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Putin's Fabricated Anti-Semitism in Ukraine

On the morning of Feb. 28, Rabbi Mikhail Kapustin, head of the Crimean Jewish Reform congregation, discovered that the walls of the Simferopol synagogue had been defiled with the message "Death to the Kikes!" and swastikas. Kapustin did not wait for the threat to be carried out. He packed up the synagogue's most valuable objects and left for Kiev.

Appropriately, Russia's state-contolled RT television aired a piece about the "packing mood among Ukraine's Jews." Only they forgot to mention that the Crimean peninsula was already under the control of the "Crimean self-defense units" at the time. And RT failed to mention that the head of the Crimean Hasidic community, Itzhak-Meir Lifshitz, who was abroad when events began, decided not to return to Crimea.

For centuries Ukraine has had the reputation of being one of the epicenters of anti-Semitism. Many Ukrainians took part in the genocide of Jews during World War II. But since becoming an independent state, Ukraine is a showcase of how Jews and other nationalities can live peacefully and productively. The Maidan revolution, however, created a new situation where nationalistic radicals were able to take the stage, and Ukraine's Jewish community has been fearfully awaiting outbreaks of violence against them.

This was expected in Moscow, too. During his press conference on March 4, President Vladimir Putin said, "We see neo-Nazis, nationalists, and anti-Semites on rampages in parts of Ukraine, including Kiev." And as if by command, on March 14 in Kiev there was an attack on Rabbi Hillel Cohen, the head of the Ukrainian branch of the Hatzalah emergency services organization. The two perpetrators beat Cohen up and stabbed him, shouting insults with the word "kike" — in Russian, not Ukrainian. Cohen is, incidentally, a supporter of Maidan and even spoke on the stage there during the ecumenical prayer service led by leaders of Ukraine's religious confessions.

On the night of April 8, while pro-Russian activists stormed state buildings in Donetsk and Luhansk, vandals painted swastikas and the message "Death to the Kikes" on dozens of houses in Odessa. On that same night, the Jewish section of the local cemetery was defiled with fascist symbols.

What followed was dubbed by the bloggers as "what Foreign Minister Sergei Lavrov imagines as hell." Valery Zavgorodny, a representative of the nationalistic Right Sector and commander of the Ukrainian national self-defense organization, came to Odessa, where he met with the chief rabbi of Odessa and the south of Ukraine, Abraham Wolf. Zavgorodny condemned the acts of vandalism and said that it was a matter of honor for the Right Sector to find and punish those who defaced the Jewish cemetery. He also offered the rabbi assistance in protecting Jewish property in the city. The next day together Zavgorodny and Wolf painted over the swastikas and anti-Semitic graffiti on the walls.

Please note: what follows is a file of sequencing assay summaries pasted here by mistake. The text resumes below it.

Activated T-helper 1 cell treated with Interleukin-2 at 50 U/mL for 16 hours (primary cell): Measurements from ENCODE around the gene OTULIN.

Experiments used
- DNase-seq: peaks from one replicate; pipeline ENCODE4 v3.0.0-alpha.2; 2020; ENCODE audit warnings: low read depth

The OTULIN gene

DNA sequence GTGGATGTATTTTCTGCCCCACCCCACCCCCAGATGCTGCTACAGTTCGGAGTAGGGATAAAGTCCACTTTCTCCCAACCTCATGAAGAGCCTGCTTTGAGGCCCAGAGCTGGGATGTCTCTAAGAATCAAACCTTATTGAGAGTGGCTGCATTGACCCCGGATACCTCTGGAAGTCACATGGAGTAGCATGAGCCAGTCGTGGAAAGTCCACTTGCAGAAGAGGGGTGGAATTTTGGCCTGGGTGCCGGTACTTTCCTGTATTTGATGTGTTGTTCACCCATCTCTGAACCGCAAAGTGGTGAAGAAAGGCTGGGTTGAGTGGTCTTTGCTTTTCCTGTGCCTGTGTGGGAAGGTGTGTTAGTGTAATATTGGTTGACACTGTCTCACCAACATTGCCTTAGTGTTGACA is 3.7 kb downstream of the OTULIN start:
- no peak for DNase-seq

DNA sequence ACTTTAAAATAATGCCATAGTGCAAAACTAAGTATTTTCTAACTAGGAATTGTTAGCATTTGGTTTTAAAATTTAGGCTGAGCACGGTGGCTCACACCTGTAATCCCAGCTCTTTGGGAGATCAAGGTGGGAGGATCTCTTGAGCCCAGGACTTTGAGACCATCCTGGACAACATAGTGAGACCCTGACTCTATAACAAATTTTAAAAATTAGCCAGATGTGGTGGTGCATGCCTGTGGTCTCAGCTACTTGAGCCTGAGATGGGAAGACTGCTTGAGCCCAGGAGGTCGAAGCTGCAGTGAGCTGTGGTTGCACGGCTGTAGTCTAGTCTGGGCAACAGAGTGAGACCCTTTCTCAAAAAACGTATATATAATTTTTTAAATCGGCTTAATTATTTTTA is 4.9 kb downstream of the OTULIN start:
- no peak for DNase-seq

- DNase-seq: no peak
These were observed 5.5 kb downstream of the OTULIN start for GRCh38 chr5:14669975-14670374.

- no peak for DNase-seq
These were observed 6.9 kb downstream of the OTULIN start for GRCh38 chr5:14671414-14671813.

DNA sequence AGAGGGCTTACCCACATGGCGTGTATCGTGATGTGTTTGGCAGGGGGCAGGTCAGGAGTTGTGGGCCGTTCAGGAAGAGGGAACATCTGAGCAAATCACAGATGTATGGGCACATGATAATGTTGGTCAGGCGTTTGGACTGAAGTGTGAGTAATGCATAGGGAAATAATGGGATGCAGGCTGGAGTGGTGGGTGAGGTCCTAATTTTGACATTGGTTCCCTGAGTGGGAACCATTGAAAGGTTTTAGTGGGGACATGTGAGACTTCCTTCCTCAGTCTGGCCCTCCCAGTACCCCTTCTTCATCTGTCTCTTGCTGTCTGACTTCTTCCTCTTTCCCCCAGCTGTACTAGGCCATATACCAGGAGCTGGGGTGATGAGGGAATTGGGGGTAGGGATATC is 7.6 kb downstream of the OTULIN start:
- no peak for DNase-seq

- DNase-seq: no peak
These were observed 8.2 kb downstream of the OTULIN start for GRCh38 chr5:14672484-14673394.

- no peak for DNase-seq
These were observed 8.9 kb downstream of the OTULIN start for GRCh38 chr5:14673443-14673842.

These events show how the picture of Ukrainian reality created in the Kremlin and transmitted on their state-controlled television channels differs from the actual reality in Ukraine. It takes someone with a great imagination to find "anti-Semitism on a rampage" in a country where the deputy prime minister and several governors are Jews, and the leading candidate for the upcoming presidential election, oligarch Petro Poroshenko, is also Jewish.

In a letter to Putin, the Association of Jewish Organizations and Communities of Ukraine wrote, "We know that the political opposition consists of various groups, including some that are nationalistic. But even the most marginal of them do not demonstrate anti-Semitism or other forms of xenophobia. And we know for certain that these few nationalists are under the tight control of civil society and the new Ukrainian authorities."

Ukraine's chief rabbi, Yaakov Dov Bleich, declared that the main danger for Jews in Ukraine is not posed by Ukrainian nationalists but Russian provocations. In a press conference during a visit to the U.S., Bleich said, "We expect provocations. We expect that Russians will want to justify their incursion into Ukraine. Even now they are stating that followers of Bandera are running wild and attacking synagogues. This is totally false."

Ukraine is not only home to Ukrainians, Russians and Jews. There are another dozen national and ethnic groups living there. It appears that with his clumsy methods of force, Putin has achieved the exact opposite of the schism among various ethnic groups he wanted. The situation is still unstable, but today a unified Ukrainian nation is beginning to appear, regardless of what language people speak or what religion they profess.

A short version of the motto of this nation was proposed by the Ukrainian writer Les Podervyansky: "We Ukrainians have a very simple national idea: Russia — bug off."

Victor Davidoff is a Moscow-based writer and journalist who follows the Russian blogosphere in his biweekly column.

The views expressed in opinion pieces do not necessarily reflect the position of The Moscow Times.

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